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Wednesday, April 20, 2016


(Elena Kerimova, Liezl-Maret Jacobs & Boris Kerimov)

A splendid and eloquent performance. (Review by Michael Green)

Three highly accomplished Durban musicians presented a programme of top-class music in the latest concert of the Friends of Music in the Durban Jewish Centre.

The players were Boris Kerimov, cello, Elena Kerimova, violin, and Liezl-Maret Jacobs, piano. They have often performed here before, and they used to give themselves the rather ordinary title Group of Three. This has now been changed to the rather chilly Siberian Trio, this because the Kerimovs, husband and wife, come from Novosibirsk, in Siberia.

This city, the third largest in Russia, is, however, in the mild southern part of Siberia, far from the icy wastes of the north, and certainly there is nothing cold about the playing of this trio.

Boris and Elena Kerimov have been members of the KZN Philharmonic Orchestra for the past 17 years. Liezl Jacobs is well known as a soloist, chamber music player and teacher.

Boris and Liezl opened the programme with Robert Schumann’s Three Fantasy Pieces, Op. 73, attractive and distinctive music that is not very often played in public.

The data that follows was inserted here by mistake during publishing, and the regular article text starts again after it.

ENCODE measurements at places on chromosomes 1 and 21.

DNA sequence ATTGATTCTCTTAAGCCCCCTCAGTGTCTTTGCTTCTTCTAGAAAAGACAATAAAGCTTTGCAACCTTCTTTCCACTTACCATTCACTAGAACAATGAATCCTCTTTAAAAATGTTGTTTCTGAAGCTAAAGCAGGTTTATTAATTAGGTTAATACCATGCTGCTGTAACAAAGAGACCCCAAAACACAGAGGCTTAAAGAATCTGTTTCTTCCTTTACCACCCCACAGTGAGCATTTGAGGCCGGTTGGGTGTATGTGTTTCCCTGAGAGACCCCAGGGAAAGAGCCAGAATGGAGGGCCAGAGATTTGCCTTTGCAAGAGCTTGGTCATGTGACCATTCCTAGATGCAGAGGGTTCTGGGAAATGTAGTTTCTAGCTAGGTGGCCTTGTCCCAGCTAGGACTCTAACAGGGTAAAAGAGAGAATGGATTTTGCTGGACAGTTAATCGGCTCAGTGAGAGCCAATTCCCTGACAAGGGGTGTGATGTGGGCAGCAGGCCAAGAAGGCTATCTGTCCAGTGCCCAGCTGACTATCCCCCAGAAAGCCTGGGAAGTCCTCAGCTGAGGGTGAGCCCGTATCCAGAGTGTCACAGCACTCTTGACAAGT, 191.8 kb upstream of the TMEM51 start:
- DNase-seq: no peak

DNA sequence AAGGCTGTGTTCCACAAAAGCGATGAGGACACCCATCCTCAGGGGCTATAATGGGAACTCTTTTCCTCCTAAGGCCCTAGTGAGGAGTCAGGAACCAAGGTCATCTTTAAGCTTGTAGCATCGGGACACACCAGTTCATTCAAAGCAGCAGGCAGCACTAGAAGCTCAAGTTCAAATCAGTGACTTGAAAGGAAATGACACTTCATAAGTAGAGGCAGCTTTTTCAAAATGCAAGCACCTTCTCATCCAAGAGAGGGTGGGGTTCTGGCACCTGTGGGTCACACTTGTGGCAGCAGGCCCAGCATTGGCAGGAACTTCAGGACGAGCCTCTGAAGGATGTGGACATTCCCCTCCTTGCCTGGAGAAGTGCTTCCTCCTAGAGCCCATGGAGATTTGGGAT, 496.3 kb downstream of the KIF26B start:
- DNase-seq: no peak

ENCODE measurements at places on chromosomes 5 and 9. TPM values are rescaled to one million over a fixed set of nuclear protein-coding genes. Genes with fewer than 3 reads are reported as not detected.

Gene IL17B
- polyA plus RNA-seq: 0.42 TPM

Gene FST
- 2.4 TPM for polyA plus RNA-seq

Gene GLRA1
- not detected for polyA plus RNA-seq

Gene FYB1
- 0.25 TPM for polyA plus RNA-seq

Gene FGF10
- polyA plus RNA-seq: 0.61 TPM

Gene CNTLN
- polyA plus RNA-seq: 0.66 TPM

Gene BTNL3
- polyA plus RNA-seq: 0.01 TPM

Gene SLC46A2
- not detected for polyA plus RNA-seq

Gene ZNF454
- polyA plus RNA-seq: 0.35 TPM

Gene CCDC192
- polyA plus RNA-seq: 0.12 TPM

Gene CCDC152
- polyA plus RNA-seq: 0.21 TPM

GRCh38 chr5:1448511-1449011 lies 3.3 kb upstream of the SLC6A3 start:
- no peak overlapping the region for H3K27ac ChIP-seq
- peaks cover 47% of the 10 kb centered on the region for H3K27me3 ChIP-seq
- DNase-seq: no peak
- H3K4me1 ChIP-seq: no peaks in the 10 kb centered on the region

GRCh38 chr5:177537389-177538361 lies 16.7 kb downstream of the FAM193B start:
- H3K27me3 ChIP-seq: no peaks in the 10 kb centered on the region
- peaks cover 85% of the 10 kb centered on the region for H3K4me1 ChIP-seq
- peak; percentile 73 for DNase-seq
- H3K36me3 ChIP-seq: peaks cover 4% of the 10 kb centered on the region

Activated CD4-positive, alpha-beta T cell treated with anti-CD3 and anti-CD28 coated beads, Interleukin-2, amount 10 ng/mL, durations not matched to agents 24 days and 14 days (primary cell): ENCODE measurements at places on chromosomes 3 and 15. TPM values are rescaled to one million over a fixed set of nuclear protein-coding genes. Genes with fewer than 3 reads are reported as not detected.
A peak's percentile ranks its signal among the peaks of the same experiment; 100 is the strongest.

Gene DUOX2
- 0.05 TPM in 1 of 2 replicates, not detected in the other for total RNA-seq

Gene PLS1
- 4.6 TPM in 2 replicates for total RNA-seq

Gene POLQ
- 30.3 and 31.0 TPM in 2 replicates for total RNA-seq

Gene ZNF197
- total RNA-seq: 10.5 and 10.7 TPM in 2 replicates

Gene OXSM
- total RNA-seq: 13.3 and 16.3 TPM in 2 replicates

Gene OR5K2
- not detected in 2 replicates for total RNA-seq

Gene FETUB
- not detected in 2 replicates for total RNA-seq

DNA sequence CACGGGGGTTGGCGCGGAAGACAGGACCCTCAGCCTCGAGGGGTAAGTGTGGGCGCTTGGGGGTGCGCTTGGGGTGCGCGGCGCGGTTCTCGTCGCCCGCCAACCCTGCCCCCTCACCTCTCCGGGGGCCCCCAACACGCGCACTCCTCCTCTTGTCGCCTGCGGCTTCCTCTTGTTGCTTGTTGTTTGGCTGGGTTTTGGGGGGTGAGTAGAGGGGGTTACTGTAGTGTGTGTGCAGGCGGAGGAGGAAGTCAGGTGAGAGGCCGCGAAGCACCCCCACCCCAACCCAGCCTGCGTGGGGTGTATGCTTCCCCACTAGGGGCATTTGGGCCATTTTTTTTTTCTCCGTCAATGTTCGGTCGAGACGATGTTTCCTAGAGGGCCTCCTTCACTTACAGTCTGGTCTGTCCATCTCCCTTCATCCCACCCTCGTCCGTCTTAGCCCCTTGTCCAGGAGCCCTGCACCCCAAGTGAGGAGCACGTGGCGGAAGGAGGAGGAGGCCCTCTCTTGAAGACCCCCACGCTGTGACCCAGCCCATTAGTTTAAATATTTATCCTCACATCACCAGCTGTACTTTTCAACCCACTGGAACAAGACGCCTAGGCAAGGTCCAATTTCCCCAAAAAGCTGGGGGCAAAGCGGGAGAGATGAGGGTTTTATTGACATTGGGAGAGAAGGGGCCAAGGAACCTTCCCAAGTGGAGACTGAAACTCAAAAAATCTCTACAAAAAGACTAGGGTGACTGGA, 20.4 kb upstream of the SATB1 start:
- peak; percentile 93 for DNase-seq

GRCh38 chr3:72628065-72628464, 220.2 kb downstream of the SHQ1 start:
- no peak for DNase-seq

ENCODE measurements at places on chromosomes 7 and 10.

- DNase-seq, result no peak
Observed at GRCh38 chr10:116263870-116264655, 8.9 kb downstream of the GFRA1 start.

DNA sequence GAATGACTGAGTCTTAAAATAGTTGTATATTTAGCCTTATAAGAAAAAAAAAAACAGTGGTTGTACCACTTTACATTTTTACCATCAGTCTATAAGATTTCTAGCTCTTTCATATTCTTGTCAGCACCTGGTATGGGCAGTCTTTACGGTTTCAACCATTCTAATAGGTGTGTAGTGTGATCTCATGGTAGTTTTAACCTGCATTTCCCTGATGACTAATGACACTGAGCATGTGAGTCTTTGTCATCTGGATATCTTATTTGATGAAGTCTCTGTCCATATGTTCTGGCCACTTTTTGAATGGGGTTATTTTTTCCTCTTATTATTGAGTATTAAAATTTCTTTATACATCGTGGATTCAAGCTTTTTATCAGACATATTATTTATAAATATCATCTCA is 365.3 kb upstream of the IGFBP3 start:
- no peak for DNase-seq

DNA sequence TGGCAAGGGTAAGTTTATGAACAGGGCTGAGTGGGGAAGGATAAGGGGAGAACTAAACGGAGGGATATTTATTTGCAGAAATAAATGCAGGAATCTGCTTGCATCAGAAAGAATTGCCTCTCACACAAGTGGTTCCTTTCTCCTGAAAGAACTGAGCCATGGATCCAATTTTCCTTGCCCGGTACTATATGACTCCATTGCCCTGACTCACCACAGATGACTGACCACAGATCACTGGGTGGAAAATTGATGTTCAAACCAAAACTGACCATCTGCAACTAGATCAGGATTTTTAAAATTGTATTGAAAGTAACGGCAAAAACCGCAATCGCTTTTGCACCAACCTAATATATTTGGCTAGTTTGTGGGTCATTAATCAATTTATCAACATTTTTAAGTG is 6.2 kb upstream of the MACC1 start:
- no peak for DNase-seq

They followed with the second of Brahms’s two cello sonatas, that in F major, Op. 99. This work, which dates from 1886, is rather dense in structure but there is plenty of romantic melody and the piano part is powerful, brilliant and difficult. Both players produced an excellent interpretation of music that was probably unfamiliar to most members of the audience.

The high point of the evening was Beethoven’s Archduke Trio, one of the crown jewels of chamber music. This trio (Op. 97) was written in 1811 and dedicated to Archduke Rudolph, younger brother of the emperor of Austria. The archduke gave Beethoven financial assistance and had a few piano lessons from him. His generosity was rewarded with a dedication that has preserved his name in history.

Elena Kerimova joined the other two players for this performance and made her own significant contribution in the lovely role allocated to the violin. The melodies in this Archduke Trio are noble and unforgettable, and Beethoven gives equal status to all three players.

A splendid and eloquent performance was acknowledged with prolonged applause at the end, and the players gave an encore, Aram Khachaturian’s Sabre Dance.

The prelude performer of the evening, supported by the National Lotteries Commission, was Sornia Kanfer, a 13-year-old soprano from Kuswag School in Amanzimtoti. She sang, unaccompanied, three lengthy songs by popular composers. She obviously has a voice of good quality and high promise, but her use of a microphone produced deafening results. I think microphones should be banned when young singers are displaying their talents. - Michael Green